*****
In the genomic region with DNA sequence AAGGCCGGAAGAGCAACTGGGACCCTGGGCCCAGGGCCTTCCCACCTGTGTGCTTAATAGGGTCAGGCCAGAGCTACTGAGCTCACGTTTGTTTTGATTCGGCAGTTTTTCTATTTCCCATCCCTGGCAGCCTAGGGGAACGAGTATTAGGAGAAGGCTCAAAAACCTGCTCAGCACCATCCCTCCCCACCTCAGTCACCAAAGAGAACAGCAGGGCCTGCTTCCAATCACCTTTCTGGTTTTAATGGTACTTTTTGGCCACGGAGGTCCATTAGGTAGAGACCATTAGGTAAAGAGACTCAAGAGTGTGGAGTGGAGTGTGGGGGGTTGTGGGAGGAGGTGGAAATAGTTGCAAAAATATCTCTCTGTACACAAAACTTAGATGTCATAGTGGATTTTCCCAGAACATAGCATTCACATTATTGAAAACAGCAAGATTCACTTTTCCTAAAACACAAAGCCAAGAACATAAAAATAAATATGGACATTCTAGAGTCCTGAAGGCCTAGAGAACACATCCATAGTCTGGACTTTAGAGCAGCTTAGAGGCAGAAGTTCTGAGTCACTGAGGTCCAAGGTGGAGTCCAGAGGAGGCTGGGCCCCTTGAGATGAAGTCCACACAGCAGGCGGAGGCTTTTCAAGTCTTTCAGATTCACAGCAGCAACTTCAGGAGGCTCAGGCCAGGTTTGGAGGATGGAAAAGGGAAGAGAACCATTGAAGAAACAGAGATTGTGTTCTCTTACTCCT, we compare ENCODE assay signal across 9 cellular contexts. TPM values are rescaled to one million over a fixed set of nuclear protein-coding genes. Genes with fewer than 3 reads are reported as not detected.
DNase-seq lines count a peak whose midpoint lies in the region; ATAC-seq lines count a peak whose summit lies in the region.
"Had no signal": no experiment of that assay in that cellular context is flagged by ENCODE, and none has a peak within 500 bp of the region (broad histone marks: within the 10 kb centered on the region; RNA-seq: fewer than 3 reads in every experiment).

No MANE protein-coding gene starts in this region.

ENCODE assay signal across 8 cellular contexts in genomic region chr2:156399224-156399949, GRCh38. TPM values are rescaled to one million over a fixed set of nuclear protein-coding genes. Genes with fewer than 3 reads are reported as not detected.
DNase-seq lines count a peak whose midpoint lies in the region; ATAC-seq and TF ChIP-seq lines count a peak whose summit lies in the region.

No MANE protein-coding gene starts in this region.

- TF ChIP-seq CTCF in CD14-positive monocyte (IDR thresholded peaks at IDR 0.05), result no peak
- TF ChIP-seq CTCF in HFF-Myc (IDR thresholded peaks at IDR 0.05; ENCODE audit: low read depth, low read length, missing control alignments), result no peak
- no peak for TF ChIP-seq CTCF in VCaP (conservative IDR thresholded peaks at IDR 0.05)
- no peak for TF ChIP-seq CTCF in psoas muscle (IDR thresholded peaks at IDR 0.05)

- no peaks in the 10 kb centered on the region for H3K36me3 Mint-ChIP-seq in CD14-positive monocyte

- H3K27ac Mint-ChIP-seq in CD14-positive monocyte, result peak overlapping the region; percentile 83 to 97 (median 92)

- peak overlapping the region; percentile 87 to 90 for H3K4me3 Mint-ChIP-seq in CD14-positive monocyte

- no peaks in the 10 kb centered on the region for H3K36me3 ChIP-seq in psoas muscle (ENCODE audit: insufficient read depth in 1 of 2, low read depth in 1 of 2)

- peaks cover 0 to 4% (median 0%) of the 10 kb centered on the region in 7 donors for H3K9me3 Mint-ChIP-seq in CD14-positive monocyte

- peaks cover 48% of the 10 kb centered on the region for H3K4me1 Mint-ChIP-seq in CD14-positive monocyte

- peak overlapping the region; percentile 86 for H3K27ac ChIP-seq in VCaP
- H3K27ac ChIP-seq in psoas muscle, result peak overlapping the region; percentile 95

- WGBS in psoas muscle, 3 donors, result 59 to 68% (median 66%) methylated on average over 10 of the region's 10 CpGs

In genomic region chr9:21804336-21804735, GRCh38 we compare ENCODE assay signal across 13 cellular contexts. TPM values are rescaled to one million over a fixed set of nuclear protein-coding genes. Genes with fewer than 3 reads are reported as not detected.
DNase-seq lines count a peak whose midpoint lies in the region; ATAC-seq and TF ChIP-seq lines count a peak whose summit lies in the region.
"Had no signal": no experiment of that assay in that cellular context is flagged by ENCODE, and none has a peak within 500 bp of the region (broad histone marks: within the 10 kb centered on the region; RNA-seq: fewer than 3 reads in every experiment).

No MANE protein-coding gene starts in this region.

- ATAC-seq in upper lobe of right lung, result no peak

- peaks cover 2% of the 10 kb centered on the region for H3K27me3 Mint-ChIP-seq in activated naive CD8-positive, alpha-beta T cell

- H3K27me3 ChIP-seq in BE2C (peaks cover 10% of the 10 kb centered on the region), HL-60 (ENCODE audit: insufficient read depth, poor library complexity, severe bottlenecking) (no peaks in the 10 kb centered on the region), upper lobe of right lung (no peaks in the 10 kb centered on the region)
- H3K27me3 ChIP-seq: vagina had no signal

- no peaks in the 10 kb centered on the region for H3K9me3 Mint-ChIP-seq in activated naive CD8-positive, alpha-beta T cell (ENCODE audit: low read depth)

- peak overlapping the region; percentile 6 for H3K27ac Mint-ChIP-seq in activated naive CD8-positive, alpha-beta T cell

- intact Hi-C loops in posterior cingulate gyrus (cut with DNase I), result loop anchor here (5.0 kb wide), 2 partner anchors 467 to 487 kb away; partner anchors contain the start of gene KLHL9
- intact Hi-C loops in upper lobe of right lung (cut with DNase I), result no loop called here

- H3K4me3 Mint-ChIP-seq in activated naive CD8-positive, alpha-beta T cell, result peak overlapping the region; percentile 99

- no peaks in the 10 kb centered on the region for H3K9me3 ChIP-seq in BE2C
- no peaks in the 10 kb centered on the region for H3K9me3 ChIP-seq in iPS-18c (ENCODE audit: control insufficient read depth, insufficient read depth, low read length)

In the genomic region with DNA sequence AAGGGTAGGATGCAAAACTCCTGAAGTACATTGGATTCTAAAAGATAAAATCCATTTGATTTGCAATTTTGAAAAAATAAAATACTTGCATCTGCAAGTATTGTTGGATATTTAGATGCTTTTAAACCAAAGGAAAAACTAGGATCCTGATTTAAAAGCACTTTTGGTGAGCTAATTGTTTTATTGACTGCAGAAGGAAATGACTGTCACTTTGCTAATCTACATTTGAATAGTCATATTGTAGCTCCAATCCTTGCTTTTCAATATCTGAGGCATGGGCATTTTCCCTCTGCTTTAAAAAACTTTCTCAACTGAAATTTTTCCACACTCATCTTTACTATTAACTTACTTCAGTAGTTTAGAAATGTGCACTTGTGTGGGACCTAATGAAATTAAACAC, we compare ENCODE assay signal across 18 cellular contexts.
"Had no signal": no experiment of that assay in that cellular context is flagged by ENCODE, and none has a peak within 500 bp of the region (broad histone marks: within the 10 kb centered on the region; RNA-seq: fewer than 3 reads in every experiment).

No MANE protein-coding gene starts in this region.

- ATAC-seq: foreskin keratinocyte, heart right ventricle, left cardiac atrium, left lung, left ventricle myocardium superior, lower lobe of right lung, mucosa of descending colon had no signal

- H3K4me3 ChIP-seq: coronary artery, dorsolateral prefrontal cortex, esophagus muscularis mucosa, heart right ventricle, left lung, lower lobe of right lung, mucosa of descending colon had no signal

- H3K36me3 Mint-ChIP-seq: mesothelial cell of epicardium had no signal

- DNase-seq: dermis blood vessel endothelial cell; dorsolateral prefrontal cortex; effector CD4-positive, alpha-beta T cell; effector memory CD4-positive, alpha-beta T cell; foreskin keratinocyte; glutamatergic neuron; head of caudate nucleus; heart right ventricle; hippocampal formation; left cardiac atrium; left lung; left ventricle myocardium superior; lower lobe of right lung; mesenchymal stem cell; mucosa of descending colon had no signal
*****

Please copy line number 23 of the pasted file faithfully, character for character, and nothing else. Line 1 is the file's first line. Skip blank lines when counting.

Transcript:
"Had no signal": no experiment of that assay in that cellular context is flagged by ENCODE, and none has a peak within 500 bp of the region (broad histone marks: within the 10 kb centered on the region; RNA-seq: fewer than 3 reads in every experiment).